Science, Religion and Public Policy
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The Roman Catholic Church is conducting a campaign to show that the Bible is compatible with Darwin's theory of evolution. But polls show almost half the American people don't buy it. If belief in God means doubting science, what are the consequences for public policy? Also, the US brokers a deal to restore the deposed President in Honduras, and ethics investigations into members of Congress are supposed to be secret. Now more than 30 are out in the open, including one into a powerful subcommittee that controls Pentagon spending.
US Brokers Deal to Restore Deposed President in Honduras ()
The elected President of Honduras, Manuel Zelaya, was hustled out of the country -- still in his nightclothes, when a coup, backed by the Army, seized power last June. Now US diplomats have negotiated an agreement for Zelaya to return to power, for the next three months. Tracy Wilkerson reports on Central America for the Los Angeles Times.
Science, Religion and Public Policy ()
When he announced that the Earth goes around the Sun, Galileo was persecuted by the Roman Catholic Church. But that was 400 years ago. The modern Vatican, conservative though it is, has argued that Christian faith and science are not at odds after all, but compatible and complementary, especially regarding Darwin's theory of Evolution. Traditional Protestants are fine with that, but almost half Americans believe that the book of Genesis is incompatible with The Origin of Species. What are the consequences for dealing with global warming, pandemic disease and stem cell research?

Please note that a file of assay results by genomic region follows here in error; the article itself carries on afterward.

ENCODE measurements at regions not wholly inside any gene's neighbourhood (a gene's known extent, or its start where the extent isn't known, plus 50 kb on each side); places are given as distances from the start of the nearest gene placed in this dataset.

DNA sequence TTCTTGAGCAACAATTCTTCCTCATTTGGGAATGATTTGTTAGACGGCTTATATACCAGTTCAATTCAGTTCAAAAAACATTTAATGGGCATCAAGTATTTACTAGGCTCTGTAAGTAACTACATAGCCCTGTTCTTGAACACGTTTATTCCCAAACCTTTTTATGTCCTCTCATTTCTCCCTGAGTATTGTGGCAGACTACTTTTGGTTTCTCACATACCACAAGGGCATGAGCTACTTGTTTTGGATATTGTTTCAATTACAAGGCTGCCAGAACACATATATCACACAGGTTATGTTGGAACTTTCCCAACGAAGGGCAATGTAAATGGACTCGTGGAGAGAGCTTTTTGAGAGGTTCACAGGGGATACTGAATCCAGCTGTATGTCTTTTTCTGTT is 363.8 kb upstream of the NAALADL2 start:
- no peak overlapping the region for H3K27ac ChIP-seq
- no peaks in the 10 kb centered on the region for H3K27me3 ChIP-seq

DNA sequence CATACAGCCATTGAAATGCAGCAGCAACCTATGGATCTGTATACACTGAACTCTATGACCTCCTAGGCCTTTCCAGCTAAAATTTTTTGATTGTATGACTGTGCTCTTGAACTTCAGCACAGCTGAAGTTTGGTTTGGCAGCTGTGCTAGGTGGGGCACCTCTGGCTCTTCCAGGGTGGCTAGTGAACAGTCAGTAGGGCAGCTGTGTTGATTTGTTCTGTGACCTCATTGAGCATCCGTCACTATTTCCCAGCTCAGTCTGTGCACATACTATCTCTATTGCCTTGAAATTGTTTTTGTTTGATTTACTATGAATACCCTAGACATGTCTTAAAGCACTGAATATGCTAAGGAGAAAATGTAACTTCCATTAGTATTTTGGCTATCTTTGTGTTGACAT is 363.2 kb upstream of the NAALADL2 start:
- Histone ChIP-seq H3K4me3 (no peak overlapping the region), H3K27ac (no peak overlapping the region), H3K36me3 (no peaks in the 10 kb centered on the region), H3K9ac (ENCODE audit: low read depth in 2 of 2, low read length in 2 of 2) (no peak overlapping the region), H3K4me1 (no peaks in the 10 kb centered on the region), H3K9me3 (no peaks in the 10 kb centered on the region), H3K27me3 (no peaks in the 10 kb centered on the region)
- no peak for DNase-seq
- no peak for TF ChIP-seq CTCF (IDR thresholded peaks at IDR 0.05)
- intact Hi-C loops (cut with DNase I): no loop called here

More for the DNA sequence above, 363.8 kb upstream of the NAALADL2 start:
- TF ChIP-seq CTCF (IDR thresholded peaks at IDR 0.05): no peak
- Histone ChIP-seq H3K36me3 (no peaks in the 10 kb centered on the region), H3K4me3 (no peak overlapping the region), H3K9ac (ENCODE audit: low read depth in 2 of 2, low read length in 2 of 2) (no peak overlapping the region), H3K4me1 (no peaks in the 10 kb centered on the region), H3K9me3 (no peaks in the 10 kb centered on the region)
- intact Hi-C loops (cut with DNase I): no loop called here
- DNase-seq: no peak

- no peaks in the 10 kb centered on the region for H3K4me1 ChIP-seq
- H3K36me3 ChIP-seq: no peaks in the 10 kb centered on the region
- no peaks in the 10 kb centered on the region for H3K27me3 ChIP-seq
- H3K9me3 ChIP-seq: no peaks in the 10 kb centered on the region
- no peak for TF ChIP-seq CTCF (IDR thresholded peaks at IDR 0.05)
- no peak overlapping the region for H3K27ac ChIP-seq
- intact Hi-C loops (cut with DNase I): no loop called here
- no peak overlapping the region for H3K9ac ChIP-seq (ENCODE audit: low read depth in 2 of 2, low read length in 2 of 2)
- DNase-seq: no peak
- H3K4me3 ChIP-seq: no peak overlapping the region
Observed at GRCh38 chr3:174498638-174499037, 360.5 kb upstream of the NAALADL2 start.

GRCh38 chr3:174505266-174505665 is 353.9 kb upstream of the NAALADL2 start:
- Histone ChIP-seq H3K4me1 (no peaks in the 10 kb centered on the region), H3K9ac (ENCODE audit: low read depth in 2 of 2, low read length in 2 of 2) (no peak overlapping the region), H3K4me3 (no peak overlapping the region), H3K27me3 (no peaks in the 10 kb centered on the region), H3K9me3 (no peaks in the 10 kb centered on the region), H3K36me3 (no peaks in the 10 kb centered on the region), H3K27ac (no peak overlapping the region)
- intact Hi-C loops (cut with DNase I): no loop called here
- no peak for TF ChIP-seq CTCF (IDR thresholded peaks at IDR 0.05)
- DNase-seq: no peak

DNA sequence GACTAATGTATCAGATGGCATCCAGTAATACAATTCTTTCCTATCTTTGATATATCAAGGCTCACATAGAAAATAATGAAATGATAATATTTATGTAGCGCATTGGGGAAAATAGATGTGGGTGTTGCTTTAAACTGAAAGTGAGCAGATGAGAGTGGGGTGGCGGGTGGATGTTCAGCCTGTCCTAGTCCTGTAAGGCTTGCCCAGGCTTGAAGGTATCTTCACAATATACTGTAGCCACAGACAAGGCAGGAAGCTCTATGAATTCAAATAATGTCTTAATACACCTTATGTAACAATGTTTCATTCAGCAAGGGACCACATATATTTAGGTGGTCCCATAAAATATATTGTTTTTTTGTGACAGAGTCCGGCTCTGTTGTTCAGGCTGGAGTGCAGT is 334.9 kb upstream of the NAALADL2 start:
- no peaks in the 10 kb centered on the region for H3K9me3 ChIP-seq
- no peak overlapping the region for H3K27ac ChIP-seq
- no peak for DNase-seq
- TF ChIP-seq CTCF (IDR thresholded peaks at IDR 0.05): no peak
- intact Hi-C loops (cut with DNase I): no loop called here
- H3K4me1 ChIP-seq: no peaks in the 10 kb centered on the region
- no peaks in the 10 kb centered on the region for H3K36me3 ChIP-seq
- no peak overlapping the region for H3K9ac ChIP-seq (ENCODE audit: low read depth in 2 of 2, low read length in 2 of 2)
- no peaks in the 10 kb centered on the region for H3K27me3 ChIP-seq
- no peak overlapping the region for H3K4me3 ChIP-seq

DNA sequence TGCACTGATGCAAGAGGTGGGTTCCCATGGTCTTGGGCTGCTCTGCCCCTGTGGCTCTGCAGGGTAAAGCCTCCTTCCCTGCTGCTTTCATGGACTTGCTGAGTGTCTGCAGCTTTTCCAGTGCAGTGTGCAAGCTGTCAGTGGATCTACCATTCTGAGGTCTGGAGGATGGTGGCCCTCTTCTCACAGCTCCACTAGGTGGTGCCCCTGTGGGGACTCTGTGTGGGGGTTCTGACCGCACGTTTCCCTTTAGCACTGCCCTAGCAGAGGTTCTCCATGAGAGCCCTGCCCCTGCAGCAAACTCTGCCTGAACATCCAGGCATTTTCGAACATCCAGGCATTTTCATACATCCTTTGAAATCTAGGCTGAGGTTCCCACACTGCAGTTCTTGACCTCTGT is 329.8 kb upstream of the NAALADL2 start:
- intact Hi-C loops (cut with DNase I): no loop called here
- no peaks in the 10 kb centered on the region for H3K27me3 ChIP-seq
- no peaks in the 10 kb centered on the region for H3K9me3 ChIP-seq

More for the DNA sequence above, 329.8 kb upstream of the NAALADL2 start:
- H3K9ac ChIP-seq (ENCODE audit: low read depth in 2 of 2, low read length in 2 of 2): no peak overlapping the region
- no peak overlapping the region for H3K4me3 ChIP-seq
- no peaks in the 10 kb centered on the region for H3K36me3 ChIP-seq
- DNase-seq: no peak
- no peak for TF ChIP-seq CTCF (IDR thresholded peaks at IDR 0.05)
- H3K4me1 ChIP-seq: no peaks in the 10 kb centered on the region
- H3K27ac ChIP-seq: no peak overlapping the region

- John Haught: Senior Fellow, Woodstock Theological Center
- Gerald McKenny: Associate Professor of Christian Ethics, Notre Dame University
- Terry Mortenson: Lecturer and Researcher, Answers in Genesis
- Chris Mooney: Fellow in Science Journalism, Massachusetts Institite of Technology
House Ethics Committee Is Very Busy, Post Reveals ()
Congress is supposed to enforce ethical standards on its own members, but ethics committee proceedings are highly secretive, and watchdog groups claim that not much really goes on. Now it's been accidentally revealed that more than 30 members and senior aides are being probed, including half of a subcommittee that controls Pentagon spending. This after the Washington Post was given a weekly report that a low-level staffer mistakenly placed on an accessible network.
- Ellen Nakashima: National Reporter, Washington Post
- Carol Leonnig: National Reporter, Washington Post
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